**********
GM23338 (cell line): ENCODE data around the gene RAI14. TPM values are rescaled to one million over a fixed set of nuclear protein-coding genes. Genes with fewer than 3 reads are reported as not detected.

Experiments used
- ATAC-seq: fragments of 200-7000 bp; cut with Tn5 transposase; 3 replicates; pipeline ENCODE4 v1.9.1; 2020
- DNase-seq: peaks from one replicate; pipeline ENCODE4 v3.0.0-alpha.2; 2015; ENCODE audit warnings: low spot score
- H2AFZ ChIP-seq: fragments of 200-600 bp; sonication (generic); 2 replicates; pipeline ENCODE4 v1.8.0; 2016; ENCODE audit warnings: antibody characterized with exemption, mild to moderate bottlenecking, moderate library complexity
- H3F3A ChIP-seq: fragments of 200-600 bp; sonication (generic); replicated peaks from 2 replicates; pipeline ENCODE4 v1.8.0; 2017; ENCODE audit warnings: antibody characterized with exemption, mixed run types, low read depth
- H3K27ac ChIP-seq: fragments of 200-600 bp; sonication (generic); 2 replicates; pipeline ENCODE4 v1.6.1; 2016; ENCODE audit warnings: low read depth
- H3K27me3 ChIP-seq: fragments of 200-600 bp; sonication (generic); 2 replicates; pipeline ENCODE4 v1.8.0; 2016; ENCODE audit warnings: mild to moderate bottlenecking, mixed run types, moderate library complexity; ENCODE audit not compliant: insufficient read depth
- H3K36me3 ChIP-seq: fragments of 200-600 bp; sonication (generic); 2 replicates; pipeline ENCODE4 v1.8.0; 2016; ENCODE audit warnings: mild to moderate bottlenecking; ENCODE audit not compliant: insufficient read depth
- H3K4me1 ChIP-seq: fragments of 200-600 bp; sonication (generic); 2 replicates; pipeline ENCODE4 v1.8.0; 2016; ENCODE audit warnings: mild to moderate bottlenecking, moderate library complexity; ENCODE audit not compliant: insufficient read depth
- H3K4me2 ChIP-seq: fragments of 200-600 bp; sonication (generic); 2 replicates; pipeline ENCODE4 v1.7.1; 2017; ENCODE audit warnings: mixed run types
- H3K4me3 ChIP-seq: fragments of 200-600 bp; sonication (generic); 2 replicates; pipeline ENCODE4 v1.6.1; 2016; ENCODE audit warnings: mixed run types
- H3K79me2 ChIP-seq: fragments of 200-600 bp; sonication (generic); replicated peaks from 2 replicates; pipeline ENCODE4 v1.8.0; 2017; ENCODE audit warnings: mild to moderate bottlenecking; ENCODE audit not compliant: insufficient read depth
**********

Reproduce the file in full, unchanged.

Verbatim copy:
GM23338 (cell line): ENCODE data around the gene RAI14. TPM values are rescaled to one million over a fixed set of nuclear protein-coding genes. Genes with fewer than 3 reads are reported as not detected.

Experiments used
- ATAC-seq: fragments of 200-7000 bp; cut with Tn5 transposase; 3 replicates; pipeline ENCODE4 v1.9.1; 2020
- DNase-seq: peaks from one replicate; pipeline ENCODE4 v3.0.0-alpha.2; 2015; ENCODE audit warnings: low spot score
- H2AFZ ChIP-seq: fragments of 200-600 bp; sonication (generic); 2 replicates; pipeline ENCODE4 v1.8.0; 2016; ENCODE audit warnings: antibody characterized with exemption, mild to moderate bottlenecking, moderate library complexity
- H3F3A ChIP-seq: fragments of 200-600 bp; sonication (generic); replicated peaks from 2 replicates; pipeline ENCODE4 v1.8.0; 2017; ENCODE audit warnings: antibody characterized with exemption, mixed run types, low read depth
- H3K27ac ChIP-seq: fragments of 200-600 bp; sonication (generic); 2 replicates; pipeline ENCODE4 v1.6.1; 2016; ENCODE audit warnings: low read depth
- H3K27me3 ChIP-seq: fragments of 200-600 bp; sonication (generic); 2 replicates; pipeline ENCODE4 v1.8.0; 2016; ENCODE audit warnings: mild to moderate bottlenecking, mixed run types, moderate library complexity; ENCODE audit not compliant: insufficient read depth
- H3K36me3 ChIP-seq: fragments of 200-600 bp; sonication (generic); 2 replicates; pipeline ENCODE4 v1.8.0; 2016; ENCODE audit warnings: mild to moderate bottlenecking; ENCODE audit not compliant: insufficient read depth
- H3K4me1 ChIP-seq: fragments of 200-600 bp; sonication (generic); 2 replicates; pipeline ENCODE4 v1.8.0; 2016; ENCODE audit warnings: mild to moderate bottlenecking, moderate library complexity; ENCODE audit not compliant: insufficient read depth
- H3K4me2 ChIP-seq: fragments of 200-600 bp; sonication (generic); 2 replicates; pipeline ENCODE4 v1.7.1; 2017; ENCODE audit warnings: mixed run types
- H3K4me3 ChIP-seq: fragments of 200-600 bp; sonication (generic); 2 replicates; pipeline ENCODE4 v1.6.1; 2016; ENCODE audit warnings: mixed run types
- H3K79me2 ChIP-seq: fragments of 200-600 bp; sonication (generic); replicated peaks from 2 replicates; pipeline ENCODE4 v1.8.0; 2017; ENCODE audit warnings: mild to moderate bottlenecking; ENCODE audit not compliant: insufficient read depth